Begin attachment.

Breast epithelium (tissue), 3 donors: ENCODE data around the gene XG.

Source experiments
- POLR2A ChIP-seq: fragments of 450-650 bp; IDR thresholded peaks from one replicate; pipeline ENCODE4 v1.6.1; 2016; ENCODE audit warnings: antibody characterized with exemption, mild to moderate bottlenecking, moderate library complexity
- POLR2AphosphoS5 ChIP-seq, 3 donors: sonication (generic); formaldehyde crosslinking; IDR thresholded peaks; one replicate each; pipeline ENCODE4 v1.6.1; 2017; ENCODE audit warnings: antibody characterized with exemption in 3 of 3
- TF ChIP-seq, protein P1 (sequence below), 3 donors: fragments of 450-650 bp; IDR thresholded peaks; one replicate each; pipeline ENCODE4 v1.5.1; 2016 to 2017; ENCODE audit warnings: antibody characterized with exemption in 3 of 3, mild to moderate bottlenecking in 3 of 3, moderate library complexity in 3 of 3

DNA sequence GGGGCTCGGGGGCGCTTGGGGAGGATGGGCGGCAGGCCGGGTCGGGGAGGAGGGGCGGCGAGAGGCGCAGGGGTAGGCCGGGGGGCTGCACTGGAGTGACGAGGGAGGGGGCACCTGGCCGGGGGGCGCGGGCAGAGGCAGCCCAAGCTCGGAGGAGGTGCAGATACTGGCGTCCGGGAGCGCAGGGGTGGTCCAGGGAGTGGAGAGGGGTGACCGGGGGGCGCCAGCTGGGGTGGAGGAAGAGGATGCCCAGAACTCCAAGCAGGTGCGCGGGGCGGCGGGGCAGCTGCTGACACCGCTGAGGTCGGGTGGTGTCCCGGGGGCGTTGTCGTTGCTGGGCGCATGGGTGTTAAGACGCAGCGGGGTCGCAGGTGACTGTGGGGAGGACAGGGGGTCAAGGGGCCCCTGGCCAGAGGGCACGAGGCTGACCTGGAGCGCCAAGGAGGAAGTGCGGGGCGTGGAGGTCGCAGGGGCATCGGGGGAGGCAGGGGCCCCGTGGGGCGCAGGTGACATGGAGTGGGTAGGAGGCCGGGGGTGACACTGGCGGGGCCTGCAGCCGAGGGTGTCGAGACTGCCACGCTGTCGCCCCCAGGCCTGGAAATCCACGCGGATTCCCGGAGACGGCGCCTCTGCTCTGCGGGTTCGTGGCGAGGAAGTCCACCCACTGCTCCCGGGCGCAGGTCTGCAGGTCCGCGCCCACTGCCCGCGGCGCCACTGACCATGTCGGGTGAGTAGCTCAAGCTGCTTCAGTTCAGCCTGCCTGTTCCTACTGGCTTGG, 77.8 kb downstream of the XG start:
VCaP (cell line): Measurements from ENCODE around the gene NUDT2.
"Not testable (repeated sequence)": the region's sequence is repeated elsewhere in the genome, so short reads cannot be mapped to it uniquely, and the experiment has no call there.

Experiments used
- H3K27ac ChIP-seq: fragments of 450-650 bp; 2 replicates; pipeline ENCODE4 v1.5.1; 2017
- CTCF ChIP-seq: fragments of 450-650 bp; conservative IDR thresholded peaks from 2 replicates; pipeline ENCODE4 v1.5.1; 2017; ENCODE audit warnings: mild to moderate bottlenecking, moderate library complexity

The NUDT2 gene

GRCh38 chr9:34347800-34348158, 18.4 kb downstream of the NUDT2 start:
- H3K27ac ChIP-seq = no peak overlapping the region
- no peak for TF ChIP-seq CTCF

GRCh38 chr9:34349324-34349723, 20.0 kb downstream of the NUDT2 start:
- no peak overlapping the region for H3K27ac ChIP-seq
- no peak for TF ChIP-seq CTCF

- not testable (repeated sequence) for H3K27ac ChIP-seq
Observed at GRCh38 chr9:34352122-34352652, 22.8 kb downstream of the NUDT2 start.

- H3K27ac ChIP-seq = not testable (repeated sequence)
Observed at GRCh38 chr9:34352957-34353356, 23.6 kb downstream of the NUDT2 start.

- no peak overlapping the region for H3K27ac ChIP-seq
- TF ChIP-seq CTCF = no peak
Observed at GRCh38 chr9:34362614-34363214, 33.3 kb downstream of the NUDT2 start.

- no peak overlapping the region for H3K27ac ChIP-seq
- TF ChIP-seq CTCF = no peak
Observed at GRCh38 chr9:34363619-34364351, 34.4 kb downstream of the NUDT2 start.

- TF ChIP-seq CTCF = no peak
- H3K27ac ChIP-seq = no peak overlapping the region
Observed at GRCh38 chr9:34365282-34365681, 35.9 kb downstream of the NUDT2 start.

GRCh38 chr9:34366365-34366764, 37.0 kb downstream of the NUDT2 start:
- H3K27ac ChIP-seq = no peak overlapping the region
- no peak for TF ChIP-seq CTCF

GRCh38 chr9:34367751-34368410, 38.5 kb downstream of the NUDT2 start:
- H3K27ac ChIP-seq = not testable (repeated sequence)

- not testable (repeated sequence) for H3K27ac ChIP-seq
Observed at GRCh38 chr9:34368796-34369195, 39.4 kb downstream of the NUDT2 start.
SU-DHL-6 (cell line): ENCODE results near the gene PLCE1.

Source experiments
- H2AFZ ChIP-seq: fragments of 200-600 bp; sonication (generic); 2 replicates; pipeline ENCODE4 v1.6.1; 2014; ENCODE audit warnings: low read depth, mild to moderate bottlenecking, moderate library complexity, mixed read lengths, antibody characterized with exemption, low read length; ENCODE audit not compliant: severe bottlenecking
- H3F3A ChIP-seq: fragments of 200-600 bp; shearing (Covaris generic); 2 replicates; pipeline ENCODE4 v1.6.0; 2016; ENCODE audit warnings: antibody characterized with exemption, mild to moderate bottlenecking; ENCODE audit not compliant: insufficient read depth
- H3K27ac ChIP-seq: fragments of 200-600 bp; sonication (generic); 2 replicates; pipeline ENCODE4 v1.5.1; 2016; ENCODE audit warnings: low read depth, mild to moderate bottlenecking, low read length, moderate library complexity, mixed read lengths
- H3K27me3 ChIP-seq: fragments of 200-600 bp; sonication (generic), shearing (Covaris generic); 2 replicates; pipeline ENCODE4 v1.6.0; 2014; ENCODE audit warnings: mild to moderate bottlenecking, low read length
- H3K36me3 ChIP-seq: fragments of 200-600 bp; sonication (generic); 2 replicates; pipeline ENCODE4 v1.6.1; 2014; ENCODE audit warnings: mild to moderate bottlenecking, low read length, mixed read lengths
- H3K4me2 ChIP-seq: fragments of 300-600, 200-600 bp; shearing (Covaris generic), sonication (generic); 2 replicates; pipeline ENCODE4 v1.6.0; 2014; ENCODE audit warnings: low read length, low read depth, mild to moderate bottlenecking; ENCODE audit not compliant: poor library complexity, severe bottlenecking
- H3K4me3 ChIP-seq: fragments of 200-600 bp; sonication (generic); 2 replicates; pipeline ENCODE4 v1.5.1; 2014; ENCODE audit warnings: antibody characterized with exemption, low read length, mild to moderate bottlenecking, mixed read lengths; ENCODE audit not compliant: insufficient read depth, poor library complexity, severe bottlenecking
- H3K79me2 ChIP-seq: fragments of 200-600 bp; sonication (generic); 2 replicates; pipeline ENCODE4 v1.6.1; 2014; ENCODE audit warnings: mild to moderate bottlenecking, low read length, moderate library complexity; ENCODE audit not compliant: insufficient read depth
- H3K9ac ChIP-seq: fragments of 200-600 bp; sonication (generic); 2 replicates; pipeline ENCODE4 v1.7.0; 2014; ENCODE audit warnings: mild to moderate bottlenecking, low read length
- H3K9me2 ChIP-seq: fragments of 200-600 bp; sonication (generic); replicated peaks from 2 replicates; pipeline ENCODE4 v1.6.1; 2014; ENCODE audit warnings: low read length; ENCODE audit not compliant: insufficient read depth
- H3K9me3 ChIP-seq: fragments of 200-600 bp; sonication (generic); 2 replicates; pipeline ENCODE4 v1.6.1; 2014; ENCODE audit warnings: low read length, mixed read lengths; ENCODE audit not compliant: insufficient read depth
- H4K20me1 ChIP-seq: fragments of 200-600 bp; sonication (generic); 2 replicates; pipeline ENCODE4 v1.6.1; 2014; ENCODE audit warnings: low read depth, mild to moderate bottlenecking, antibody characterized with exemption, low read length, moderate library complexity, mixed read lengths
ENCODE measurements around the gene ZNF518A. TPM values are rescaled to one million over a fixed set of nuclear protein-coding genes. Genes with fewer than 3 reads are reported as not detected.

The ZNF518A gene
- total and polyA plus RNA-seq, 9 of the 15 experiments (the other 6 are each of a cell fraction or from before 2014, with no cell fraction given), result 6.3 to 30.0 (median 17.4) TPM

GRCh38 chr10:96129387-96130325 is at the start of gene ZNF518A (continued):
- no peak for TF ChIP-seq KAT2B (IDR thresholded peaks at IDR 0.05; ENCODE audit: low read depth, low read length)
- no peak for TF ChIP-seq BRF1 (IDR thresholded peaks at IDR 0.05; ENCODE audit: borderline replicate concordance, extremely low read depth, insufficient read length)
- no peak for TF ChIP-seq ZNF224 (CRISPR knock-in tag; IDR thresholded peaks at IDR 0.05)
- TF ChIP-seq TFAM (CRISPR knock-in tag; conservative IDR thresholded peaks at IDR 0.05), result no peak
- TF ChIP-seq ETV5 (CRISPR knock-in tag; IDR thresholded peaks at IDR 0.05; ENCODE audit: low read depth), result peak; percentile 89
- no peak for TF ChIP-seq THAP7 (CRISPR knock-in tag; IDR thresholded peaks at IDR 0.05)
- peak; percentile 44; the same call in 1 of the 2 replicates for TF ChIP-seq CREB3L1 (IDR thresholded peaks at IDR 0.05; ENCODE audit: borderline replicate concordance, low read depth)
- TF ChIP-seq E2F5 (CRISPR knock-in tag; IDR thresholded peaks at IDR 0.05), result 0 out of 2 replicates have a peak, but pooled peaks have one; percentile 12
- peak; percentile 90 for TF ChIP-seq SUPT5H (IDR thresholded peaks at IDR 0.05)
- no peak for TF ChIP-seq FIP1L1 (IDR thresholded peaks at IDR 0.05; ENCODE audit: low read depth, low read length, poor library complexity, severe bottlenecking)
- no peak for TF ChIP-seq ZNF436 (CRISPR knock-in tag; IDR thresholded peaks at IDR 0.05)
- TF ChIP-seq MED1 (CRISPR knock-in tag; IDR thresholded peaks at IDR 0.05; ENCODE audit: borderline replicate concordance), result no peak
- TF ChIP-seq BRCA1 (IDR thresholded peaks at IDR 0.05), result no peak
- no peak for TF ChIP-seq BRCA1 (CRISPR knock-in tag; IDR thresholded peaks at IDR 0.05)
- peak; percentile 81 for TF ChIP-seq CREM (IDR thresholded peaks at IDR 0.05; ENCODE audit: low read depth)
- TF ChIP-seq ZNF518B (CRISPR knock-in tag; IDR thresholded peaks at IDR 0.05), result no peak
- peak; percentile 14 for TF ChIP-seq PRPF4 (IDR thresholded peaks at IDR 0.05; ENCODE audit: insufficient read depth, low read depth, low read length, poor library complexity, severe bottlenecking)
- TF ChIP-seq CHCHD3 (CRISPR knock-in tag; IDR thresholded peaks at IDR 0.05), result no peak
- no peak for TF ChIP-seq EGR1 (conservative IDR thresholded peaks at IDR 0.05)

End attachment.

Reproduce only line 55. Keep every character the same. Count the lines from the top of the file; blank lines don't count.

- total and polyA plus RNA-seq, 9 of the 15 experiments (the other 6 are each of a cell fraction or from before 2014, with no cell fraction given), result 6.3 to 30.0 (median 17.4) TPM